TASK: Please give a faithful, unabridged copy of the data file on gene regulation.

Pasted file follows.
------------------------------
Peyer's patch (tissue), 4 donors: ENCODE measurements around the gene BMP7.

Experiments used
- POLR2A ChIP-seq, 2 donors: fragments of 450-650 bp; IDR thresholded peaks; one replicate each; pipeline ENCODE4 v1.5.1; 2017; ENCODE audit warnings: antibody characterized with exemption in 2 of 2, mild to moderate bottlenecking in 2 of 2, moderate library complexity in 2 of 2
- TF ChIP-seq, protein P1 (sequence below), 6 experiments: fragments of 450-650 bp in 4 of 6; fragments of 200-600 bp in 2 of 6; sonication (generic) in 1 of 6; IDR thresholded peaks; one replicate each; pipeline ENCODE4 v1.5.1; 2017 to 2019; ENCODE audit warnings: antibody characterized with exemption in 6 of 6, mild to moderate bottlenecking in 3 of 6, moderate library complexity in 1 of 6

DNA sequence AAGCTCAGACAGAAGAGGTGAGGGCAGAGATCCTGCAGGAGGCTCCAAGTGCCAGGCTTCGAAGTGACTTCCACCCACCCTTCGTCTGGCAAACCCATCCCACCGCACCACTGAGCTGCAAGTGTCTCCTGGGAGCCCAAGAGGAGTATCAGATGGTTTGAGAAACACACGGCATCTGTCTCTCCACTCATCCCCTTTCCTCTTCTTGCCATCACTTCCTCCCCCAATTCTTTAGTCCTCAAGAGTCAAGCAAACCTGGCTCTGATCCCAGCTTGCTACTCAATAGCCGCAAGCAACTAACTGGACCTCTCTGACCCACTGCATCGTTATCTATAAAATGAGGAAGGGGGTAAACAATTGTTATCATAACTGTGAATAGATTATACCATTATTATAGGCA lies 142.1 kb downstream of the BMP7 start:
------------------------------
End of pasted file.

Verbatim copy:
Peyer's patch (tissue), 4 donors: ENCODE measurements around the gene BMP7.

Experiments used
- POLR2A ChIP-seq, 2 donors: fragments of 450-650 bp; IDR thresholded peaks; one replicate each; pipeline ENCODE4 v1.5.1; 2017; ENCODE audit warnings: antibody characterized with exemption in 2 of 2, mild to moderate bottlenecking in 2 of 2, moderate library complexity in 2 of 2
- TF ChIP-seq, protein P1 (sequence below), 6 experiments: fragments of 450-650 bp in 4 of 6; fragments of 200-600 bp in 2 of 6; sonication (generic) in 1 of 6; IDR thresholded peaks; one replicate each; pipeline ENCODE4 v1.5.1; 2017 to 2019; ENCODE audit warnings: antibody characterized with exemption in 6 of 6, mild to moderate bottlenecking in 3 of 6, moderate library complexity in 1 of 6

DNA sequence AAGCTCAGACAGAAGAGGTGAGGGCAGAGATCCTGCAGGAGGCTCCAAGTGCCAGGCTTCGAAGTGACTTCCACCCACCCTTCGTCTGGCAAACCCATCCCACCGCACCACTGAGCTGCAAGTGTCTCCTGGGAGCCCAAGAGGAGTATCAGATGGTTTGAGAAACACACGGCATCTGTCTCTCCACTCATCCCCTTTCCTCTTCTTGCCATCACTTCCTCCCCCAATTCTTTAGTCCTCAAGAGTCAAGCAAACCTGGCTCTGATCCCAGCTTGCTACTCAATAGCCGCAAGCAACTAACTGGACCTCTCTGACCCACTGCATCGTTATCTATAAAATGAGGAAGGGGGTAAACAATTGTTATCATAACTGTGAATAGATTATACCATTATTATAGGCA lies 142.1 kb downstream of the BMP7 start: